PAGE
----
Dear Beardsleyites

I would like to thank those of you who have already joined 
AB 2020: The Aubrey Beardsley Society

You can explore membership options and join AB 2020 here. Early birds are still entitled to a tote bag with souvenirs from the cancelled conference AB 2020: Beardsley Re-Viewed. For its coming 'from a timeline that didn't happen', the event has been appropriately declared a 'steampunk-y' one by the Society's member Helena Esser. 

New Exhibition Reviews in the AB Blog

As befits a researcher working at the intersection of art history and medical humanities, Christine Slobogin applies an enchantingly morbid lens in her response to the Aubrey Beardsley exhibition at Tate Britain and examines the themes of grotesque, taboo, and decay.

Emmeline Burdett uses Disability Studies approaches to discuss how Beardsley’s illness and early death from tuberculosis, as well as the representation of ‘impairments’ in his drawings, are framed by the show.

Vanessa Heron of the Oscar Wilde Society offers a fascinating personal response, encouraging us to look closely at Beardsley’s originals and to pay attention to the tiniest but nonetheless telling details of his drawings.

Miriam Al Jamil explores Tate Britain's framing of the exhibition as an ultimate and comprehensive account of Beardsley's life, work, and legacy. What conclusions then might the visitor draw?

More AB Blogs, including further reviews of the largest Beardsley show in fifty years, are already lined up for the coming weeks. If you would like to contribute to our growing digital collection, please get in touch. This resource will doubtless be of service to the Beardsley scholars of tomorrow.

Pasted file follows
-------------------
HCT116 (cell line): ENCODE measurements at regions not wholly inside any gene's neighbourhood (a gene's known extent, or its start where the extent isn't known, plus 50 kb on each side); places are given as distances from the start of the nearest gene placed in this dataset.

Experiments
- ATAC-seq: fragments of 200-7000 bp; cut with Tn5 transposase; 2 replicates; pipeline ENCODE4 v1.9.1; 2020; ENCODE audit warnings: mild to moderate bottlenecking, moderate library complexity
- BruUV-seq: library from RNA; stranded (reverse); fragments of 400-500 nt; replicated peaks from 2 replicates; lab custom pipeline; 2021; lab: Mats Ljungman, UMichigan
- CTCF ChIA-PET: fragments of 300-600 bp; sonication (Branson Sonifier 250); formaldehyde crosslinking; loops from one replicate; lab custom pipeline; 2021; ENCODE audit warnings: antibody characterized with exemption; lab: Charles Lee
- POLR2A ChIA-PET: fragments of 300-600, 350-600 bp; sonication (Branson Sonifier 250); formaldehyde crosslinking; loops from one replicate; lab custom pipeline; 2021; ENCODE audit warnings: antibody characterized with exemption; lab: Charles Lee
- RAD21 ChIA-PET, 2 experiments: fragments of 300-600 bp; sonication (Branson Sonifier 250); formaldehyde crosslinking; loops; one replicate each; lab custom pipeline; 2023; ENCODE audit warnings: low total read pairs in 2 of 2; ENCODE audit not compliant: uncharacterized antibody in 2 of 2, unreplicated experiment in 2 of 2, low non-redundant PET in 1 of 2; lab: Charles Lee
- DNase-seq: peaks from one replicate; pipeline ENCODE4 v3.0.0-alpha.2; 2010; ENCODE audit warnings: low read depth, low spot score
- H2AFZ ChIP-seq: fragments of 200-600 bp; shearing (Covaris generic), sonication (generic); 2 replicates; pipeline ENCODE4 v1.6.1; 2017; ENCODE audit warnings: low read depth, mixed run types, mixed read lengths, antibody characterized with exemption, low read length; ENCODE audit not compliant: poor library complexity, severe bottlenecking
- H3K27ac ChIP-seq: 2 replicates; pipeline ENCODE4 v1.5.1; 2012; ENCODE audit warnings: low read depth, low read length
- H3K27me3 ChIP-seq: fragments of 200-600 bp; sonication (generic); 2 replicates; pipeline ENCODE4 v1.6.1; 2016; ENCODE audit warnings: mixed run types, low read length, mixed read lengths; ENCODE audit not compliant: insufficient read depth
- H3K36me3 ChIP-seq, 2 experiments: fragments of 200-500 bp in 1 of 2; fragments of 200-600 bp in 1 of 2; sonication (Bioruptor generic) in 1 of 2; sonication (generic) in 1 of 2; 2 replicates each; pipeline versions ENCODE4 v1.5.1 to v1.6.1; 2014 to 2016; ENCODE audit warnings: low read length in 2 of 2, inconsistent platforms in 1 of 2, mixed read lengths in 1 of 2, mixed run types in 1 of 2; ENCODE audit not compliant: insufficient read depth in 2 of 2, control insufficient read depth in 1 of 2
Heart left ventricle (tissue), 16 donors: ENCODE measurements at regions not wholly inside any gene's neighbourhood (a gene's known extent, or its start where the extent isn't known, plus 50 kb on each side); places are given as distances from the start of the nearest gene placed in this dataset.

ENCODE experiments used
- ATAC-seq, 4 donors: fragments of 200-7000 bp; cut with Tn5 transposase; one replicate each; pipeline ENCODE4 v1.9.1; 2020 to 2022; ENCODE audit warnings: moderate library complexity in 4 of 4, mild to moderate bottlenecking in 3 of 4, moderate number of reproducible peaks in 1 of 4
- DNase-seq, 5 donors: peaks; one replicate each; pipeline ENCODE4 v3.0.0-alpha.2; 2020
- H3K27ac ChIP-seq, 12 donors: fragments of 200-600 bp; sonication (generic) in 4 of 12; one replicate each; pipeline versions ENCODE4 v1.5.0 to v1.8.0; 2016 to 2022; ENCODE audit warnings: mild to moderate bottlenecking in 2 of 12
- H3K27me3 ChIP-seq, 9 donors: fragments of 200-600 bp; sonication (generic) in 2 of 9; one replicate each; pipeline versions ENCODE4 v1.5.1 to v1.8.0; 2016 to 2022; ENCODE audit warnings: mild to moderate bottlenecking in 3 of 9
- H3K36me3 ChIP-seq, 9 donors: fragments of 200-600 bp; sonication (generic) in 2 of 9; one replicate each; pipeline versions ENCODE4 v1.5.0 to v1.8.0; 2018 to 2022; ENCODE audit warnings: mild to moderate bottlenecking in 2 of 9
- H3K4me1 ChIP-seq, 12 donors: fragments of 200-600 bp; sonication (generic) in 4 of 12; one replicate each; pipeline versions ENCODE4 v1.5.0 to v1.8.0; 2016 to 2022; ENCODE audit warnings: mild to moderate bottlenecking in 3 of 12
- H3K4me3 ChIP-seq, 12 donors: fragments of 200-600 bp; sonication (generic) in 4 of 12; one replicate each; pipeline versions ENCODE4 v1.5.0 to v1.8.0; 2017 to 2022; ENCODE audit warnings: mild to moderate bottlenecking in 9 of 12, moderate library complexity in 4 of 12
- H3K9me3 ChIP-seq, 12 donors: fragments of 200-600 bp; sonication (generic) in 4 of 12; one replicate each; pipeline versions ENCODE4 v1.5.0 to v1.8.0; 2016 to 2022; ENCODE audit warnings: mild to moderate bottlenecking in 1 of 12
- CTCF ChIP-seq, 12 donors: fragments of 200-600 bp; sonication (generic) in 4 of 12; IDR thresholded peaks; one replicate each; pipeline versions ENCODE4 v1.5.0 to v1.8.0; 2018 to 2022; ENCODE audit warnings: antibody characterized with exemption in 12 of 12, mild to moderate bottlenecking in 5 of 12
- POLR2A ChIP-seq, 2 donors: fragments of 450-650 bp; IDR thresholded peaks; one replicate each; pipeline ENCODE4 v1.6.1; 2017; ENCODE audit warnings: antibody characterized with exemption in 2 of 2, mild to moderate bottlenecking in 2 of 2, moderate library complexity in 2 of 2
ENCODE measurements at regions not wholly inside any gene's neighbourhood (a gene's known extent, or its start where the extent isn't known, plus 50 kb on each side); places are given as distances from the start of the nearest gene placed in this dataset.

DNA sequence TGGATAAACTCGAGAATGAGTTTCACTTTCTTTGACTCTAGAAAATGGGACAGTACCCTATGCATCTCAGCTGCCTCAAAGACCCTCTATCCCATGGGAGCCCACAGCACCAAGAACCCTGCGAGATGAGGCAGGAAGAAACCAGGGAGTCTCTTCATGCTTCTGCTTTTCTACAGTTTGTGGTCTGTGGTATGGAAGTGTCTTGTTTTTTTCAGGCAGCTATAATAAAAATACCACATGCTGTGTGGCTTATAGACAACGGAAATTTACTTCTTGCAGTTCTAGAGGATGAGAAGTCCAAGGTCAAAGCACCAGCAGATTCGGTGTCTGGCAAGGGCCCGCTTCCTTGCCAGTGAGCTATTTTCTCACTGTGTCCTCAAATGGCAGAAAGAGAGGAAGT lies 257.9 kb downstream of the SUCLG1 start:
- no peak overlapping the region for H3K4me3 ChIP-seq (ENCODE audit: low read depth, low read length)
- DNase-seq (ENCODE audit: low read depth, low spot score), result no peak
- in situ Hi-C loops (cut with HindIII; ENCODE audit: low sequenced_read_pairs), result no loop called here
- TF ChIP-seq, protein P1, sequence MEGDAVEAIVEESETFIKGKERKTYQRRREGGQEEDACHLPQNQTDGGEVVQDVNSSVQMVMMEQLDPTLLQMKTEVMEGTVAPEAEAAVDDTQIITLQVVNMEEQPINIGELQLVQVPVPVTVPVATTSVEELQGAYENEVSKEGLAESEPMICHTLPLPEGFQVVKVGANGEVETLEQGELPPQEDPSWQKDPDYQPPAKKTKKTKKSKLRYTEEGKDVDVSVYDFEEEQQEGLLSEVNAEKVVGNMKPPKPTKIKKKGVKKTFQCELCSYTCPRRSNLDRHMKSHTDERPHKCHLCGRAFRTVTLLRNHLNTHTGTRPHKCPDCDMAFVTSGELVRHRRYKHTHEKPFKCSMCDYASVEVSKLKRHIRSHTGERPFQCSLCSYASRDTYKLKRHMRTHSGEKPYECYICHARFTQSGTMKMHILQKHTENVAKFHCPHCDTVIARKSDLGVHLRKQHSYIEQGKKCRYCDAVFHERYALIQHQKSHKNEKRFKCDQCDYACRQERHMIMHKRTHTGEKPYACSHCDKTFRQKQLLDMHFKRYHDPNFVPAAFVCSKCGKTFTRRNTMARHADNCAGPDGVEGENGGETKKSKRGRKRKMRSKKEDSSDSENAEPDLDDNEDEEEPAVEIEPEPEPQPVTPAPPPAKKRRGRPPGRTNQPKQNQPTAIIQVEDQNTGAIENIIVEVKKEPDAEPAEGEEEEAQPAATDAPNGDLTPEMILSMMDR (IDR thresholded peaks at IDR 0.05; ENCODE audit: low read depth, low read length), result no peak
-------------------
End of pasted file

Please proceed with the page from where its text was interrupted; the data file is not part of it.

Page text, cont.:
I would like to take this opportunity and invite you to share the Emerging Beardsley Scholar Prize call for submissions (pdf).

Postgraduate and early-career researchers who have not yet held permanent academic posts are welcome to participate. The author of the winning essay will be awarded £500 while two runners-up will receive £100 each. The deadline for submissions is 31 December 2020.

With this prize, the Aubrey Beardsley Society aims to highlight  Beardsley’s relevance today and encourage new research that is intellectually adventurous and stylistically accomplished.

Thanks to the support of the Society's members, the AB Library continues to collect new digital sources, including some fascinating traces of global Beardsleyana in German, Polish, French, Russian, and Hungarian. You may wish to consult the Polish edition of Salome with Beardsley's illustrations (1914) or an important article on the artist by Elemér Czakó, published after a major Beardsley exhibition at the Budapest Museum of Applied Arts in 1907. If you have any comments and suggestions with respect to the AB Library, do not hesitate to email me at

Finally, do keep an eye on the London Nineteenth Century Studies Seminar. This autumn, the series will open with an online session on Beardsley (details are coming soon!).

Warmest wishes, 

Dr Sasha Dovzhyk
AB 2020: The Aubrey Beardsley Society
Supported by the Alessandra Wilson Fund

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